This is not an action film, and if you approach it expecting to see a muscle-bound Robert De Niro dispatching bad guys in the manner of Vin Diesel in 'XXX', you will be sorely disappointed. If you don't "get" this film, it might be a good idea to give up on it and go back to watching WWF Wrestling on satellite TV. 'Taxi Driver' is an almost relentlessly bleak - yet at times darkly comic - portrayal of loneliness, confusion, alienation and misplaced aggression. Travis Bickle's increasingly unhinged monologues, narrated by De Niro in a sullen monotone at periods throughout the film, give us a sense that we are inside his mind, spiralling towards madness with him. The film focuses on psychological insight, character development and the evocation of mood and place, rather than on pure action. "Loneliness has followed me my whole life. In bars, cars, sidewalks, streets - everywhere. There's no escape... for God's lonely man," Bickle intones at one point. It couldn't be further removed from the wisecracks of conventional movie heroes.
The power of this masterpiece is, as yet, undiminished...
1 of 1 people found the following review helpful
If you go into the lists of De Nero's best films, then `Taxi Driver' frequently appears at the top. It won numerous awards, though surprisingly no `AA's?
The film was an enormous success, costing just over a million dollars to make - and grossing 28 million!
I can't think of anything that would have done more for the image of New York's yellow taxi cabs than this film?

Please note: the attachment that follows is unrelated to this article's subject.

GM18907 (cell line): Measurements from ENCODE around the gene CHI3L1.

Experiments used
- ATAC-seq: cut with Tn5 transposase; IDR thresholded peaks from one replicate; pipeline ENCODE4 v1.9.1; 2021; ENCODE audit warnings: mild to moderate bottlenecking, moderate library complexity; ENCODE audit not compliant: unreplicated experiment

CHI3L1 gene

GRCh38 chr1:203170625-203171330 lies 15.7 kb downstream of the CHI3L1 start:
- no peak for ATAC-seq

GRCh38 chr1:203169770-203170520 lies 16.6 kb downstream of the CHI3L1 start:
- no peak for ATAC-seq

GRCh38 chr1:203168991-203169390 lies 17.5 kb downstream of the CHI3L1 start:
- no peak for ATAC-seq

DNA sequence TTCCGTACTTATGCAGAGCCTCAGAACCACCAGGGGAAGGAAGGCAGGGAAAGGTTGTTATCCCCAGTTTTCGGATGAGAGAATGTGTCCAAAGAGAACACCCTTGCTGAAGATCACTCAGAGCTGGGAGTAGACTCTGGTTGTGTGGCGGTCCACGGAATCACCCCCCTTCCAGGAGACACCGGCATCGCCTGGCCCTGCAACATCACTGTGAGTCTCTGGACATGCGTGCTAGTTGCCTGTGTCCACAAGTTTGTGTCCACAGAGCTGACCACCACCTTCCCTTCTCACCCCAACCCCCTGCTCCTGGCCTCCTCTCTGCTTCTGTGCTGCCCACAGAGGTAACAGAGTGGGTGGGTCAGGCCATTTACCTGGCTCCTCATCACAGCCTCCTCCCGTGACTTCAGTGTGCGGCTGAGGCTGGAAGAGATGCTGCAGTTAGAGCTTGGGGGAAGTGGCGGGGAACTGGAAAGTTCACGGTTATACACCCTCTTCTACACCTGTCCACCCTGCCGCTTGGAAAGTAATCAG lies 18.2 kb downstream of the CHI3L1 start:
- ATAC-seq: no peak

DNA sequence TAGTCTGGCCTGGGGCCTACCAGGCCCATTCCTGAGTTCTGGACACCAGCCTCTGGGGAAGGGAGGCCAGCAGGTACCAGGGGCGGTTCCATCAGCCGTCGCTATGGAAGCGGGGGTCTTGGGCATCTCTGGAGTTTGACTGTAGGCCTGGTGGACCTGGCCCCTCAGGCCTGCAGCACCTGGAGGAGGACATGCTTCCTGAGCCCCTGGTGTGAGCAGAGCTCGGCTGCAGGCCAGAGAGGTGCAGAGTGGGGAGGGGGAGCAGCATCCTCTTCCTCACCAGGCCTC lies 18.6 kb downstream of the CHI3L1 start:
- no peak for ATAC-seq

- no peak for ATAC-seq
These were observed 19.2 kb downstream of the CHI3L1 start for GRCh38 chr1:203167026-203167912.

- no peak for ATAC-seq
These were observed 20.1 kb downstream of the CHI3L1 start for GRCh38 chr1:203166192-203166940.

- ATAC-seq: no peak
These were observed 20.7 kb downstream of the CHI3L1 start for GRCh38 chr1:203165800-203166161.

The film centres on the taxi driver Travis. He lives in fantasy world, drives through the night, to areas no one else will go to , takes his pills, he keeps a diary. He also sends cards to his Mum &, Dad, telling them all sorts of tosh about himself. You never find out if his parents even exist?
He is uneducated and lacks the basic social skills. He thinks it's OK to take his new girlfriend to a porn movie? He's surprised when she walks out!
The film frequently enters the 'low life' areas of town and Travis seems to look down up on the dross of New York society. He is a racist.
As the film moves on, he becomes more and more irrational and unstable. He's an odd ball for sure and you're never quite sure just how far he's willing go? The film is very dark, but nevertheless just brilliant theatre, it takes you there, to the dingy, rainy streets of vice and the underclasses and unmentionables.
1 of 1 people found the following review helpful
This film comes from the 1970s auteur period of nakedly awful stories about the dregs and losers. I remember enjoying my reaction to this as an undergraduate, the way that it kind of freaked me out, which is a substitute for experience in the young. This time around, while I recognize its significance, fine acting, and relentless realism, I half wondered why I was putting myself through it. OK, you endure it for the sake of art, but it is so awful that I may never do so again, which leads to the question, why buy it?
Scorsese, DeNiro, Keitel, and Foster completely deserve the praise they received. They portray losers in the drama of a massive, then-deteriorating city, in which a man is going insane. He pulls Keitel and Foster into his web of horror and alienation with the surety of a pendulum, to the unspeakable violence of the climax. It is painful to watch: a horrible story about horrible people to whom horrible things will happen. Then there is the commentary on the media: Travis becomes a hero by his action, though it is clear the pendulum continues to swing.
There is also a very good documentary about the film. It is a must for Scorsese fans and Taxi buffs.
It is a great film, just not very fun. I would recomend renting it rather than buying it.